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Map of Trail

Wildlife Coast Nature Trail

The coastal route between Sale and Phillip Island is truly a unique part of our land. Located at the most southerly point on the Australian mainland, its combination of wild oceans, dunes, inter-tidal mudflats, mangroves, rainforest and coastal lake systems provides the visitor with possibly the most diverse nature-based touring experience in the country.

It includes five national and coastal parks of major significance, including Wilsons Promontory and the Lakes National Park. In between there are numerous other reserves to provide a constant source of fascination and pleasure for the visitor, especially those interested in wildlife.

Almost the entire route is on well maintained, sealed roads, although there are many opportunities to safely venture off the beaten track on a discovery all of your own. For most of the journey you will feel that its just you and the elements, yet the comfort of a good bed and a hearty country meal is never too far away.

If possible, take your time to wander this route, or promise yourself to return soon to discover all that it has to offer.

For much of this journey you will be travelling alongside the splendour of the GippsIand Lakes system or the pristine expanse of the Ninety Mile Beach.
Bird life is prolific throughout the coastal parks, while kangaroos, emus and echidnas are a common sight in some sections.

Distance 170km.

Boardwalk, Sale Common

A 450 metre long board walk wends its way through a variety of habitat to enable visitors to experience the environment of hundreds of permanent and migratory bird species, particularly the majesty of swans, herons, egrets and spoonbills.

South GippsIand Highway, Sale.
Easily accessed from the touring route, this internationally significant wetland comprises 308 hectares of predominantly freshwater marsh but also extensive areas of grassland and river redgum woodland.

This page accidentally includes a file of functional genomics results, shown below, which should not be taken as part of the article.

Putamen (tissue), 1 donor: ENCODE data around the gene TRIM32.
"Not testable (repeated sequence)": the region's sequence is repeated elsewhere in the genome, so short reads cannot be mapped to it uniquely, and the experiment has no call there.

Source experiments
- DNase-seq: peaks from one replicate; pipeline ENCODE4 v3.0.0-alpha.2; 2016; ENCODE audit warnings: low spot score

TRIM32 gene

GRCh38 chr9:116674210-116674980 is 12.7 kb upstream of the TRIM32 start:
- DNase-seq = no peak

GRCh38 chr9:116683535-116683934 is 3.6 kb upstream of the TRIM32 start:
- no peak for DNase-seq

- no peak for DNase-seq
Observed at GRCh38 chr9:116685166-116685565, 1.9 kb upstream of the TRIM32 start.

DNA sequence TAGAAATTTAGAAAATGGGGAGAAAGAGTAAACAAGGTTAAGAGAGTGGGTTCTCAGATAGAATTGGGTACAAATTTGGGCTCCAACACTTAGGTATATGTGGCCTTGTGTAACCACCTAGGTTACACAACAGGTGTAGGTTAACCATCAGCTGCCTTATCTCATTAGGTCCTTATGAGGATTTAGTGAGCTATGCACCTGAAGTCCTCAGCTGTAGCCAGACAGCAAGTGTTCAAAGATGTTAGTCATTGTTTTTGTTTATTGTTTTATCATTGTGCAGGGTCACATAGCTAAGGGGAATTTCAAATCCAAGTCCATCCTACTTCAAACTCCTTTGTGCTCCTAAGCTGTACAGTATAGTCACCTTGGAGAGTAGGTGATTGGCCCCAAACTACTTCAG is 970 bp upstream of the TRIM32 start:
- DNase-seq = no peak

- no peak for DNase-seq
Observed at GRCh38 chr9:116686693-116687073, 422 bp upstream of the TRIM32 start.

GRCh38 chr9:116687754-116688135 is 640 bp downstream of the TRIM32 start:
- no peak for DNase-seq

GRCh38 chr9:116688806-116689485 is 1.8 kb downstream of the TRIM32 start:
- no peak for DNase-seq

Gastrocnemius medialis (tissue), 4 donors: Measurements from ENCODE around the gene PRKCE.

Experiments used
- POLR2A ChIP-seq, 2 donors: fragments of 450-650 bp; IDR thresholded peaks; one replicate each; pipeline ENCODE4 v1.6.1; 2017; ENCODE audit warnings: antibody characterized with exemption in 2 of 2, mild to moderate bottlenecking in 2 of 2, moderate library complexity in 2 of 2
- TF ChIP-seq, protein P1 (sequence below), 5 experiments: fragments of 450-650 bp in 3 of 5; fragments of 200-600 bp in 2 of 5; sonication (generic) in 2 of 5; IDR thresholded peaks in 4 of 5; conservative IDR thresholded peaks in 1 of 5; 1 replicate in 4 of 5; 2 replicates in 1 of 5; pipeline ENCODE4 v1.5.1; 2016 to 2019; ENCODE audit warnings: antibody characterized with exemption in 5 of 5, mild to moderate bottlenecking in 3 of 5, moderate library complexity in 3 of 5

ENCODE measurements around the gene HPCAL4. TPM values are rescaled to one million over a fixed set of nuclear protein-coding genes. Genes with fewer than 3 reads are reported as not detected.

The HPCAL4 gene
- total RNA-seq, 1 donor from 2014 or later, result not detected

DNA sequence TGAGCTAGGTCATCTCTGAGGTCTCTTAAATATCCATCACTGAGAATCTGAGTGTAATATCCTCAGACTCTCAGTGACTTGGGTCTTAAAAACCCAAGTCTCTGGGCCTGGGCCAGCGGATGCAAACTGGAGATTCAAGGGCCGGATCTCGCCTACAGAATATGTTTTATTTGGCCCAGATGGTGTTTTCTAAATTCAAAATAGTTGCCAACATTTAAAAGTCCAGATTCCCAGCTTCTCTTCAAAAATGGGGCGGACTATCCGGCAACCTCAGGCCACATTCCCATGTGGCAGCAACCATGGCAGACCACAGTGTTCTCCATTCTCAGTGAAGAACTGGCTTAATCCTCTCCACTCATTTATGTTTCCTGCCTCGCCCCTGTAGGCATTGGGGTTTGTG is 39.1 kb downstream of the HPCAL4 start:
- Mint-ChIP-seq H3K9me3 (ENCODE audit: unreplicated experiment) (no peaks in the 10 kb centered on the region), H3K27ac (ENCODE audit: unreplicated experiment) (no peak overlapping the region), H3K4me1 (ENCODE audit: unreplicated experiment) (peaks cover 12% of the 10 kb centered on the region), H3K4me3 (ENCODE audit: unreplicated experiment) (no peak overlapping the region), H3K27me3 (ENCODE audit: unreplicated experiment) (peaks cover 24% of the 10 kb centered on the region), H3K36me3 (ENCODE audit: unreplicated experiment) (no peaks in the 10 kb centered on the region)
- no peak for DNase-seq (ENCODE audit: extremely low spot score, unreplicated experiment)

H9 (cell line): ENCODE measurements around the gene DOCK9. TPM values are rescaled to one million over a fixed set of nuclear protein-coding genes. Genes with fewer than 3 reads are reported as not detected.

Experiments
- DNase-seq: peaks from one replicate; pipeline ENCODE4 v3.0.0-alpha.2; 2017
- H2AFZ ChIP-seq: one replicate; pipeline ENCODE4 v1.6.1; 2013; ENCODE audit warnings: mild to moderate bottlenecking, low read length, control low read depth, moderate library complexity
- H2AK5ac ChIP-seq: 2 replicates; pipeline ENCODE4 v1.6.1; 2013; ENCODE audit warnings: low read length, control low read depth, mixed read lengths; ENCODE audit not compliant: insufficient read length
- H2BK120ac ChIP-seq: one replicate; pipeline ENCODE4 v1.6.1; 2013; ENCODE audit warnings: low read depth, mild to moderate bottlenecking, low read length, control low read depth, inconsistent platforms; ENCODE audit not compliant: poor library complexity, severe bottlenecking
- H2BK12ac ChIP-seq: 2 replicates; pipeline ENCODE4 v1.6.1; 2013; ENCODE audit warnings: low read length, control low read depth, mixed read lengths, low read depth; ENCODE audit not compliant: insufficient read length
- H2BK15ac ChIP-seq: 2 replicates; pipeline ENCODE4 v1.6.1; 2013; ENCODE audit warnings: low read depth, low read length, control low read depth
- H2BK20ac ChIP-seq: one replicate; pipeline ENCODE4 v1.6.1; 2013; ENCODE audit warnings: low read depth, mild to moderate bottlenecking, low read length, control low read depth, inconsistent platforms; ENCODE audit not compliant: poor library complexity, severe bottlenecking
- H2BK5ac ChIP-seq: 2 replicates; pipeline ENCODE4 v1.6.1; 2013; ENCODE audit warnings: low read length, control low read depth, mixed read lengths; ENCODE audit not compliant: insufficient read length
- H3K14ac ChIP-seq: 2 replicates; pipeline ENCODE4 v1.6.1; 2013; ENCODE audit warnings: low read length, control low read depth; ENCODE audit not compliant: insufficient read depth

Family of Swans Sale Common

A short walking track from the car park leads to a public bird hide.
The Sale Common Wetland forms only a part of the much larger Lake Wellington Wetlands which, extend for approximately 40km east of Sale.
It Is formed by the basins of the Latrobe, Thompson, Macalister, Avon and Perry Rivers.
The Dowd Morass adjoins the Sale Common Wetlands and is also easily off the South GippsIand Highway.

This 60 km road is about as close is you can possibly get to two of Victorias splendid natural area; the GippsIand Likes Coastal Park and The Lakes National Park .

With the relentless pounding surf of the Ninety Mile Beach on one side, it hugs the dune country alongside Lake Reeve before entering the Coastal Park.

Seaspray is noted for its wide expanse of fishing and swimming beach (patrolled during summer).

The larger town of Loch Sport is home to abundant wildlife, such as the friendly kangaroos which inhabit the Sperm Whale Head picnic ground.

The Loch Sport Causeway separates Likes Victoria and Reeve by a narrow sand spit Lake Reeve Lookout and the Like Victoria NatureTrail also highlight the beauty of the district.

Seaspray on the 90 Mile Beach

Port Albert

From Port Albert and localities such as Robertsons Beach, Manns Beach and McLoughlins Beach you can observe the maze of small and large Islands which make the eastern end of Corner Inlet. The peaks of Wilsons Promontory form a majestic backdrop.

Over 5 million years ago, the land in the north of GippsIand was pushed up to form the Great Dividing Range. Since then, silt and clay from the eroding mountains has been washed down by the rivers, gradually forming GippsIands coastal plains.

During the last million years the GippsIand Lakes slowly evolved as a result of the sea constantly depositing sand. This has created a barrier which encloses the bay that once existed.

The Lakes National Park was declared in 1927 to protect this very special part of Australia.
Major access points for visitors to the southern edge of these two parks are Seaspray, Golden Beach, Seacombe and Loch Sport.
Management tracks also provide ready access for walkers to some of the more secluded areas.

The Ninety Mile Beach is also excellent for walking. Safe swimming is available at various sites on the sheltered lake shore, but swim only in patrolled areas on the Ninety Mile Beach because of strong rips and sharks.

Lakes Entrance From the Air

The plants growing around the GippsIand Lakes can be divided into: coastal vegetation along the sand dunes of the Ninety Mile Beach; swampy areas around the lakes; and heathy woodlands which grow on hills behind the dunes and further inland.
Bird life is prolific throughout the parks and the mammals you are most likely to see on your exploration of these parks include kangaroo, swamp wallabies, possums, echidnas, swamp rats and various types of bats.
The previously thought extinct New Holland Mouse has been found again in the GippsIand Lakes Coastal Park.

The 1.560 hectares of this National Park are noted for their moist, lush fern gullies, beautiful tree ferns, waterfalls, towering mountain ash and the famous suspension bridge.